Buying out a solo

Discussion in 'Lawn Mowing' started by Toatlandscape, Aug 31, 2002.

  1. Toatlandscape

    Toatlandscape LawnSite Member
    Messages: 69

    I have been talking with some other solos in my area and they have said they are going to sell. Has anyone bought out a solo and had a good experience? I look at it as a way to increase accounts in areas where I am already. I know there have been many discussions about how to price but I haven't seen anything from someone who has done it. How did you handle payment? did you meet all of the customers first? Did you work with the other solo for a while? It seems like a good deal for both because if he just goes out of business then he gets nothing. If we can work together at least he gets something out of it.
  2. tailoredlook

    tailoredlook LawnSite Member
    Messages: 142

    wait for him to close down snag up his customer base and it don't cost you nothing. Buy him out and at 10% of customer base quits because people DO NOT like to be bought and sold.
  3. Toatlandscape

    Toatlandscape LawnSite Member
    Messages: 69

    If you wait you may not even get 10% anyway. I don't know about your area but a week can make a difference if you get the job or not. Grass is growing most of the year around here.The customer needs the work done. I just think that the payment is basically for equipment and his customer list. I understand that there will be fall out but the customer does not have to feel like thay have been sold. If the transition is smooth then it is just another guy doing the work. They have to hire someone anyway and I would have the first shot. The Chem-Lawns of the world buy up smaller companys all the time to get the customer base in a particular area. They keep some loose some.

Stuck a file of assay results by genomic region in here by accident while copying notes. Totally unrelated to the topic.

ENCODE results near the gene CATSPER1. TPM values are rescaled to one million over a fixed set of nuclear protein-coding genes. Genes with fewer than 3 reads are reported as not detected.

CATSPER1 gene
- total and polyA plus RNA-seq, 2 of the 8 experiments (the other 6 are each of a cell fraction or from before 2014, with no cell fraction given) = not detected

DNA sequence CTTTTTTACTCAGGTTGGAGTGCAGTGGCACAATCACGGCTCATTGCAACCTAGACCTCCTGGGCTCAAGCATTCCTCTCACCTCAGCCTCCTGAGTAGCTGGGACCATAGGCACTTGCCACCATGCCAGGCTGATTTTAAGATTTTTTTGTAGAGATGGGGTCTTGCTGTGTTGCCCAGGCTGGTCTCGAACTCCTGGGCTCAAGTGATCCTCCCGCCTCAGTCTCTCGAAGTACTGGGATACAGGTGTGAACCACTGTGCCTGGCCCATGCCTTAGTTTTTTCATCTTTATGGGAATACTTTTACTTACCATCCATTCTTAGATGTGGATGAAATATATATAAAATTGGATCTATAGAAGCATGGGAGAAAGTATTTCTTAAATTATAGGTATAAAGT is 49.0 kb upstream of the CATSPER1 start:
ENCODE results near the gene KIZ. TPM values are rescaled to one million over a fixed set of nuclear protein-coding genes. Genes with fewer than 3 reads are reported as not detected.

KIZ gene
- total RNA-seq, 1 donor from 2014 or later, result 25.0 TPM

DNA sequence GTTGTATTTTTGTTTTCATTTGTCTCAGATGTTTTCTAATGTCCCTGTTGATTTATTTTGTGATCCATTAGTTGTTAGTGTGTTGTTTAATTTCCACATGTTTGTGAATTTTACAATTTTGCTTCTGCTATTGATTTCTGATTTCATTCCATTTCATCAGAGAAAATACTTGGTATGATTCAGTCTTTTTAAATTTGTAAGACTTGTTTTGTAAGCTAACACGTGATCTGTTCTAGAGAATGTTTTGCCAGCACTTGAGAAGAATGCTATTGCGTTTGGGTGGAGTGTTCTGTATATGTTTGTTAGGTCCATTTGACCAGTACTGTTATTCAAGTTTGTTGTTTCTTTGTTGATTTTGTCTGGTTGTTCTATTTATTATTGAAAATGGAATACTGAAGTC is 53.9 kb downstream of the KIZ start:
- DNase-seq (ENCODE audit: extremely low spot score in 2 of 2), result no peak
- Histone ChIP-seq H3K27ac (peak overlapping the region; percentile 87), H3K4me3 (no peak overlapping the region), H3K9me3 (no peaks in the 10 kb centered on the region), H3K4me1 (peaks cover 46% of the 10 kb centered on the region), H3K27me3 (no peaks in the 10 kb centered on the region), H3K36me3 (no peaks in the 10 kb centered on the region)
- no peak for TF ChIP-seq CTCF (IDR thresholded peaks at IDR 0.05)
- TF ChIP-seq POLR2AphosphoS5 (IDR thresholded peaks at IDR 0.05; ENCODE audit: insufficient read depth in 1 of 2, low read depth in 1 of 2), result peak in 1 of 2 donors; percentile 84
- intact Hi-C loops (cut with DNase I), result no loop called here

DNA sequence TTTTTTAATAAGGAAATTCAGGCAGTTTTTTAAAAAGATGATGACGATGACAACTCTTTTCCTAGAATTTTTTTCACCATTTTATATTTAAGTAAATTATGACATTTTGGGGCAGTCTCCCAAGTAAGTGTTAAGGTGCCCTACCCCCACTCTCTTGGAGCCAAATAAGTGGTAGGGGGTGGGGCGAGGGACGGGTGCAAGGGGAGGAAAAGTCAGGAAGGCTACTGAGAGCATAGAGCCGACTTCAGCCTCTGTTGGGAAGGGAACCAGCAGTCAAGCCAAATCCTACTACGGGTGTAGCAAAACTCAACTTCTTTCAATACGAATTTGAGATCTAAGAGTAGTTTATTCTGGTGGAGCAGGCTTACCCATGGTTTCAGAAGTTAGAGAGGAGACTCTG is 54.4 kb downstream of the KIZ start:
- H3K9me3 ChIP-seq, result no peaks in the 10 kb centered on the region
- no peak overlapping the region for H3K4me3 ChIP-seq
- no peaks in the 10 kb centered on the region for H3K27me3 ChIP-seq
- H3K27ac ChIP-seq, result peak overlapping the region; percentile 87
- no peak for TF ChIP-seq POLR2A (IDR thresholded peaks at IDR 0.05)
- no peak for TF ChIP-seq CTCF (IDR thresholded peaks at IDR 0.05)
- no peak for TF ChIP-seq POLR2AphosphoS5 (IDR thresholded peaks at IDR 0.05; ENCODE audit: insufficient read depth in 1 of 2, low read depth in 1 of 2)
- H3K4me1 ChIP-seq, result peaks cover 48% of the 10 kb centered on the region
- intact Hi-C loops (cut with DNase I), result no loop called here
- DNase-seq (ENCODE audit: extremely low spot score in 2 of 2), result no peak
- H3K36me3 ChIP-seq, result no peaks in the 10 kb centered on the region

4. Dennis E.

    Dennis E. LawnSite Senior Member
    Messages: 349

    Back in 2K I bought out 2 guys that were working together. I got a ton of equipment plus two nice almost brand new trailers and all the accounts. I got rid of almost all the equipment. There was some $$$ there. I still have quite a few of the accounts. Those have led to a lot of new business which was a nice bonus.
    I jumped on the deal because I knew I could not lose on it.
    Thats the trick.
    I talked with all of the customers by phone as well as sending a mailing to let them know what was going on. The other guys did the same(at my request). Smooth transition with very few problems.
    They were billing on a per service basis at the end of the month.
    (Yes,they were new to this biz ;) )
    I changed almost all to a set monthly price. The ones that were not profitable or a PITA were dropped. Maybe 20% or so that did not stay on the schedule. Thats about normal I guess.
    Everything worked out pretty good in my case but a person has to be careful in doing a buy-out.
    Move slow and think everything thru if you do it.
  5. Toatlandscape

    Toatlandscape LawnSite Member
    Messages: 69


    If you don't mind my asking. How did you structure the deal? Did you pay all up front or spread it out as you made the transition? I know that with the right situation I can make most anyone happy with my service. I have some customers that other guys would not even touch. I have had them for several years they are happy with me and I am happy with them. If the communication is there I can't see the down side.

    Thanks for your input
  6. Dennis E.

    Dennis E. LawnSite Senior Member
    Messages: 349

    This is what I did.
    I met with the two of them. Inspected the equipment,took an inventory.(In my head;) ) I went thru the customer list with them to see how theirs would work in with mine. (Location,days that they serviced these people.) Prices and how/when they billed.
    After all this it turned out that one guy's wife worked at one of my commercial properties! Small world.
    The two of them wanted out. The biz was a lot harder than what they expected. We agreed on a price.
    I did half down up front and the other half after I got going with the new accounts. I figured on about a 30-40% drop-off but it turned out pretty decent.
    They had some great equipment that was easy to sell. Good commercial stuff. Fast return on $$$.:D

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